Stockton Can Settle Civil Lawsuit While Bankruptcy Is Pending, Judge Says
By Laura Mahoney
SACRAMENTO, Calif.–In a win for the City of Stockton, a federal bankruptcy judge said Jan. 30 the city does not need the court’s permission to settle a lawsuit against its police force while its bankruptcy case is pending (In re City of Stockton,, Bankr. E.D. Calif., No. 2012-321118, motion to approve settlement granted in part 1/30/13).
U.S. Bankruptcy Court Judge Christopher Klein ruled from the bench that the city is not required to ask the court for approval of a $55,000 settlement with a man who sued the city alleging its police officers used excessive force on him. Klein said he will issue a written ruling on the matter soon, Marc Levinson, an attorney with Orrick, Herrington, and Sutcliffe in Sacramento, representing Stockton, told BNA Feb. 5.
The ruling applies to other city management decisions that arise during the bankruptcy proceedings, Levinson said. Stockton sought to clarify its ability to enter into the settlement, and make other day-to-day decisions, as a cost saving measure.
“The city doesn’t have to run to court every time it needs to do something,” he said.
Creditors: City Could Evade Chapter 9
Klein agreed with the city’s argument that in a Chapter 9 bankruptcy, the court cannot interfere with the city’s rights under the Tenth Amendment to the Constitution to control its property and revenues. Levinson said. Although entities in bankruptcy under Chapter 11 need court approval for settlements and other matters, the city does not.
The city argued that Rule 9019 of the Federal Rules of Bankruptcy Procedure does not create a substantive requirement for the city to seek court approval of the settlement. The judge agreed, Levinson said.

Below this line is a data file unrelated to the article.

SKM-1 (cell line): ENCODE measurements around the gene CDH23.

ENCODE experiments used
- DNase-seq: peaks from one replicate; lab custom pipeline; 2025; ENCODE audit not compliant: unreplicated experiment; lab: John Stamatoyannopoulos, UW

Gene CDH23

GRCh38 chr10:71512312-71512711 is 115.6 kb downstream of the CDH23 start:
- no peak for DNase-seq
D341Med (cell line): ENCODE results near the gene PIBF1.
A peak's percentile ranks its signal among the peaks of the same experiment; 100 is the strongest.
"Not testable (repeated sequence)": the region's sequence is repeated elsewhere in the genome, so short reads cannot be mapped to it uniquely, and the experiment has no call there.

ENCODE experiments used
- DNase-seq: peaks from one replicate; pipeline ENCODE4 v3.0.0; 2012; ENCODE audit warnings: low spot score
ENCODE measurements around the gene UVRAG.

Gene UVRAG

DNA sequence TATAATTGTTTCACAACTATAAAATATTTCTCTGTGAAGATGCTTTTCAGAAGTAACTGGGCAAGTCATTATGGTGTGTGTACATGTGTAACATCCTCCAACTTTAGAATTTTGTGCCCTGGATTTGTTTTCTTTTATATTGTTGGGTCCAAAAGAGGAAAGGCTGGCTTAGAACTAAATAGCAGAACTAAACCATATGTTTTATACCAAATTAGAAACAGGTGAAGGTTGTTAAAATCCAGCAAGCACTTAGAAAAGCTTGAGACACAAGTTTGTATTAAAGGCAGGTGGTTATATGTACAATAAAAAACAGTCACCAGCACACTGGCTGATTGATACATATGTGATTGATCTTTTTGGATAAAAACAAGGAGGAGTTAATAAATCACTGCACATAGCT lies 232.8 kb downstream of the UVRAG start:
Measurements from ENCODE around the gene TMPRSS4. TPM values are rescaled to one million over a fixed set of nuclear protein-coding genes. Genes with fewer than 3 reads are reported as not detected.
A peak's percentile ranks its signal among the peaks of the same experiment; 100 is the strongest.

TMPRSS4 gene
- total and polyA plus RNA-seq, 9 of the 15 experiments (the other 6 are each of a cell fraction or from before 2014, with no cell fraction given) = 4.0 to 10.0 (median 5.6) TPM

Attorneys for Stockton’s creditors argued in court filings that without the requirement for court approval the city would be free to evade the core provisions of Chapter 9. Those provisions include the mandate of equal treatment of similarly situated creditors, the prohibition on unfair discrimination, and the requirement that a plan be in the best interests of creditors.
‘Scraps For Those Less Favored’
The creditors, including Assured Guaranty Corp., Franklin High Yield Tax Free Income Fund, National Public Finance Guaranty Corp., and Wells Fargo Bank said in its court filings that the city could evade Chapter 9 rules “simply by ‘compromising’ and paying disputed prepetition claims held by influential or favored creditors and leaving the scraps for those less favored and those who have the temerity to question the debtor’s conduct.”
The California Public Employees’ Retirement System, which filed briefs with the court in support of the city, said it is pleased with Klein’s ruling.
“CalPERS applauds the decision, which would allow the elected leaders in Stockton to continue to make the smart business decisions needed to protect its citizens and the valued public employees who serve them every day,” CalPERS spokesman Robert Udall Glazier said in a Jan. 30 news release.
A status conference is scheduled for Feb. 26 at the U.S. Bankruptcy Court for the Eastern District of California, in Sacramento. Klein is expected to set a schedule to hear objections to the city’s eligibility for bankruptcy, Levinson said.